What makes this a speck more interesting is that Trubisky will be the biggest factor in formation of the 2018-and-beyond Bears, and it was Trubisky whom Leonard Floyd and his defensive mates dubbed “Pretty Boy Assassin” last year because of Trubisky’s give-some-smack attitude anytime he lit up the No. 1 defense just running scout-team plays.

The second observation is that this wasn’t the case last year with Markus Wheaton, Quintin Demps, Marcus Cooper, Dion Sims and certainly not Mike Glennon, last year’s main free agency additions. Some of that’s obviously personality; Glennon and those guys are simply not swagger-smack kinds of guys, and that’s OK, as long as they play with attitude.

Last year’s group, just to use them as a case in point, came from decent programs. But the current top Bears additions include Super Bowl winners (Burton, Daniel as Drew Brees’ backup), a Super Bowl loser (Gabriel, painfully in the Atlanta Falcons’ collapse vs. New England) and a top wideout who had his dream derailed by injury and missed out on his team’s drive to within 2 minutes 48 seconds of a Super Bowl (Robinson).

And while Nagy and the organization are probably wise to counsel patience in the Bears’ recovery climb, the players aren’t seeing it that way.

“You can never underestimate how important youth is and guys who are willing to learn and willing to get better, but then also you look at the city,” Burton said. “They want another championship. They want to win. They want to be winners. You look at the other sports, the Bulls, the Blackhawks, the Cubs, the Cubs just won a couple years ago.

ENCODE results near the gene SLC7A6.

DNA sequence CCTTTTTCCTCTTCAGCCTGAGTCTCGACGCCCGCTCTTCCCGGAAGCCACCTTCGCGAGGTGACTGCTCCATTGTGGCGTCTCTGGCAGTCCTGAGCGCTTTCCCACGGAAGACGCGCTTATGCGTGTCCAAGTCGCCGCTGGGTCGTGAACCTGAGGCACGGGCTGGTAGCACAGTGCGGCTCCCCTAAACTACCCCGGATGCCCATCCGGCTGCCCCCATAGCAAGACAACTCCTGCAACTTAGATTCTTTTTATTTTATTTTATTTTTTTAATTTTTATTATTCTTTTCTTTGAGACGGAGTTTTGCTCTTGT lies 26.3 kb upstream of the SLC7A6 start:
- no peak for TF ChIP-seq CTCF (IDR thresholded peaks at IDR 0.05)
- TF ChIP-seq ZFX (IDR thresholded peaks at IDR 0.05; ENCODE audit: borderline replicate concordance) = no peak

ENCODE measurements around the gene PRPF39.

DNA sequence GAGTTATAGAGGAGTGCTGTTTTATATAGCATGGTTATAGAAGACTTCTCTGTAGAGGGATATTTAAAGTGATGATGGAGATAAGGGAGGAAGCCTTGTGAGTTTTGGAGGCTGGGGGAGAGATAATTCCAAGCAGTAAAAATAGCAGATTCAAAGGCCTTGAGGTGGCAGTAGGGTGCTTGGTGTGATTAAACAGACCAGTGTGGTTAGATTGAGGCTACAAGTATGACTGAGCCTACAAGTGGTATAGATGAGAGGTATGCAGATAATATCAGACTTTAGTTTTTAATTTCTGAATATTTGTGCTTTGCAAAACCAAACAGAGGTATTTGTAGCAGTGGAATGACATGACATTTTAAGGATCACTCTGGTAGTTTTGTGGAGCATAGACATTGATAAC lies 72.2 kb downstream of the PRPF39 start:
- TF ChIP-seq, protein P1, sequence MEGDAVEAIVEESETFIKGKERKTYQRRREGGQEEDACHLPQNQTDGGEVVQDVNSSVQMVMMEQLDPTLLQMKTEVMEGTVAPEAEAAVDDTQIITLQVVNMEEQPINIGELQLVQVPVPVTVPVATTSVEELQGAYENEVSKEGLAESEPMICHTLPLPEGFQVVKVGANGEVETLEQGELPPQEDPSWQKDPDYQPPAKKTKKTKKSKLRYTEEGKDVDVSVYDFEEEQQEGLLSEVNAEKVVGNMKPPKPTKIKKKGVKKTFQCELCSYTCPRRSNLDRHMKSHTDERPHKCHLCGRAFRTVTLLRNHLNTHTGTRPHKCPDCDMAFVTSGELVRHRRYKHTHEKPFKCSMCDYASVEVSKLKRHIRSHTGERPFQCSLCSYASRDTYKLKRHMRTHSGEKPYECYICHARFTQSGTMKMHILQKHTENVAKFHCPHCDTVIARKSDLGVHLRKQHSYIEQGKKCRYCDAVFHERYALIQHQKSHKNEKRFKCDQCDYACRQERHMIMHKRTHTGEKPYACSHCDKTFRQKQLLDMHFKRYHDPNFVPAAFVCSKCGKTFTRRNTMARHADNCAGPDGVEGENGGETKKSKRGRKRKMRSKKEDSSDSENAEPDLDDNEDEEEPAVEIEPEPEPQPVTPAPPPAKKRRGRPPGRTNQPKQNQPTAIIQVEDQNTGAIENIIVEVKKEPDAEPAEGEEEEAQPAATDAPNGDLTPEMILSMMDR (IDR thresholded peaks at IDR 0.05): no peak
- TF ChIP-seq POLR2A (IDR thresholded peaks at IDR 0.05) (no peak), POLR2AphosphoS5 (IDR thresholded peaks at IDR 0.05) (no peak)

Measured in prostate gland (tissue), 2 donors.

“The city's ready for another championship and like I said, they have a great quarterback, young quarterback, and an unbelievable head coach. They're aggressive and they're ready to win right now.”

The Bears will release Mike Glennon


The Bears will release Mike Glennon

Mike Glennon's Bears tenure is about to come to an end.

The guy signed last offseason to be the team's starting quarterback — that, of course, occurring prior to Mitch Trubisky being drafted with the No. 2 pick in the draft — will be released, general manager Ryan Pace told reporters Wednesday at the NFL Combine.

Glennon struggled mightily in his handful of starts to begin the 2017 season, throwing for 833 yards and four touchdowns compared to five interceptions in four games. Those struggles, specifically those involving hanging onto the ball, forced the Bears to move Trubvisky into a starting role just a few weeks into his pro career. The Bears went 1-3 in Glennon's four starts.

Glennon didn't throw another pass after being benched in favor of Trubisky.

The Bears gave Glennon a three-year contract last offseason. Glennon made $14 million in 2017 and was set to make $16 million in 2018 and $15 million in 2019.

2017 Bears position grades: Quarterbacks

2017 Bears position grades: Quarterbacks